Penn College students worked alongside renowned Chef David Danielson, executive chef at Churchill Downs, home of the Kentucky Derby, during last week’s Spring 2016 Visiting Chef Series. During Danielson’s stay on campus, he led the students in preparing a five-course meal that benefits scholarship funds. In addition, he conducted interviews to select students who will join the Churchill Downs culinary team to serve well over 100,000 Kentucky Derby visitors in May. In addition to Churchill Downs, Danielson has worked in top kitchens around the world, including his term as executive chef at the United Nations Plaza Hotel in New York, and catered such large-scale event as the Super Bowl, U.S. Open Tennis Tournament and Grammy Awards.

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Last updated March 1, 2016 | Posted in Baking, Pastry & Culinary Arts, Business & Hospitality, Events, Institutional Advancement, Scholarships | This gallery contains 28 photos. | Tagged as | 2 Comments

Penn College Cook to Prepare Dish in Regional Culinary Challenge

Chef Cody J. Miller, head cook at Penn College’s Capitol Eatery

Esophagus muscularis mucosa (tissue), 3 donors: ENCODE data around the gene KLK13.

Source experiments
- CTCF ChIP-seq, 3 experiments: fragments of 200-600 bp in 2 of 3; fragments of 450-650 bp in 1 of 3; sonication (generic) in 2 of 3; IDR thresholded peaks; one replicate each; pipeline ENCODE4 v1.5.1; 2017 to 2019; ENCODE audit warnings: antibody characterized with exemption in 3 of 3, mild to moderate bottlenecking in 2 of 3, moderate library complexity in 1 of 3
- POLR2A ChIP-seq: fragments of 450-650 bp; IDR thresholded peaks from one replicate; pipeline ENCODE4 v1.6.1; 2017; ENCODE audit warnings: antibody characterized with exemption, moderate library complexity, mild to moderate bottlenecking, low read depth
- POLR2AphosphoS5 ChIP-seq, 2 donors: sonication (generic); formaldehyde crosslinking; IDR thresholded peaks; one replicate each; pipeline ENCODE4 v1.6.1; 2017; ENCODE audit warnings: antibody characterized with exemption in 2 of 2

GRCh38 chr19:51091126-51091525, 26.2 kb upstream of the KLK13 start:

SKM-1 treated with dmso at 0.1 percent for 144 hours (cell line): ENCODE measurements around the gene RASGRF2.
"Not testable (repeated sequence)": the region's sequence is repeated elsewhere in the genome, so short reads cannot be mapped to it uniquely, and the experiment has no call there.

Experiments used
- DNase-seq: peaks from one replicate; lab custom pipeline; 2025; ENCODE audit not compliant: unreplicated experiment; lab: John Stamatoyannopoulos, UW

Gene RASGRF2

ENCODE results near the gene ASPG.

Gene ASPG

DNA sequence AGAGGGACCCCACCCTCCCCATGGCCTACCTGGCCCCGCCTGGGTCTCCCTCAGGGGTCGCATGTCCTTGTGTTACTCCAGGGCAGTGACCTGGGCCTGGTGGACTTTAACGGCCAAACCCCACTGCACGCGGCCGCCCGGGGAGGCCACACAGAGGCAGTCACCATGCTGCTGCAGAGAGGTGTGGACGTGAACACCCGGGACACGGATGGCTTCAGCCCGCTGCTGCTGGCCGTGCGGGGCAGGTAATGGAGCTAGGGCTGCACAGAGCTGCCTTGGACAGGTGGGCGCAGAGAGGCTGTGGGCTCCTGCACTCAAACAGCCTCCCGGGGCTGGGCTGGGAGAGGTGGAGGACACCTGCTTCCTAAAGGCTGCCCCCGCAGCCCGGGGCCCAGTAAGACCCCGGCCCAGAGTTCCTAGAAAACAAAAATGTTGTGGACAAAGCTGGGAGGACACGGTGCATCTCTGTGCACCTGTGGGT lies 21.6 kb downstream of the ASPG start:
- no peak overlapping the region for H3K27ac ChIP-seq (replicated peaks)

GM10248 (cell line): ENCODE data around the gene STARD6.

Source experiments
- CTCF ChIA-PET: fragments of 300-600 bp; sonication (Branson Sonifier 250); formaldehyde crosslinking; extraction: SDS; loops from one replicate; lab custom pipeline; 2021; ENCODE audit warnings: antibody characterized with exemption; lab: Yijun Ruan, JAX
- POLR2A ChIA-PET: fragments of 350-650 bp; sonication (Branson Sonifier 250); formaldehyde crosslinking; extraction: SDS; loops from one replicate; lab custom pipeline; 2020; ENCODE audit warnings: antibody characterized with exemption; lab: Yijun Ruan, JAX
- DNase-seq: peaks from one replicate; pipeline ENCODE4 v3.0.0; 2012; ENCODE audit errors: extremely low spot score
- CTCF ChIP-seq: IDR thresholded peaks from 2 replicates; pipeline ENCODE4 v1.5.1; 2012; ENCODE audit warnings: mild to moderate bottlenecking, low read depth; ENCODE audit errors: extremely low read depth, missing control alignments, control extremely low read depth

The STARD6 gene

A head cook in one of Pennsylvania College of Technology’s dining venues – and a graduate from its culinary arts program – is set to compete March 6 in the National Association of College & University Food Services Mid-Atlantic Region Culinary Challenge.

Chef Cody J. Miller, of Williamsport, will prepare an original recipe: poached Misty Mountain Farms free-range egg with braised kale and charred-corn-and-edamame Bhutanese red rice hash.

He is head cook in the college’s largest dining facility, Capitol Eatery, an all-you-care-to-eat dining room in the Dauphin Hall residence.

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Penn College Students Make Soup, Bowls for Food Bank Fundraiser

Students at Pennsylvania College of Technology were among community groups that made soup and bowls for Central Pennsylvania Food Bank’s sold-out “Soup and a Bowl” fundraiser, held Feb. 19 in Williamsport.

The event, celebrating its 10th anniversary, features a variety of soups, breads and desserts. In addition to lunch, guests leave with a soup bowl donated by a local potter.

Three students in the college’s Diners Club cooked 20 gallons of mushroom bisque and tomato bisque for the event, while each of the 120 students taking the college’s introductory ceramics course in 2015 contributed a handmade bowl.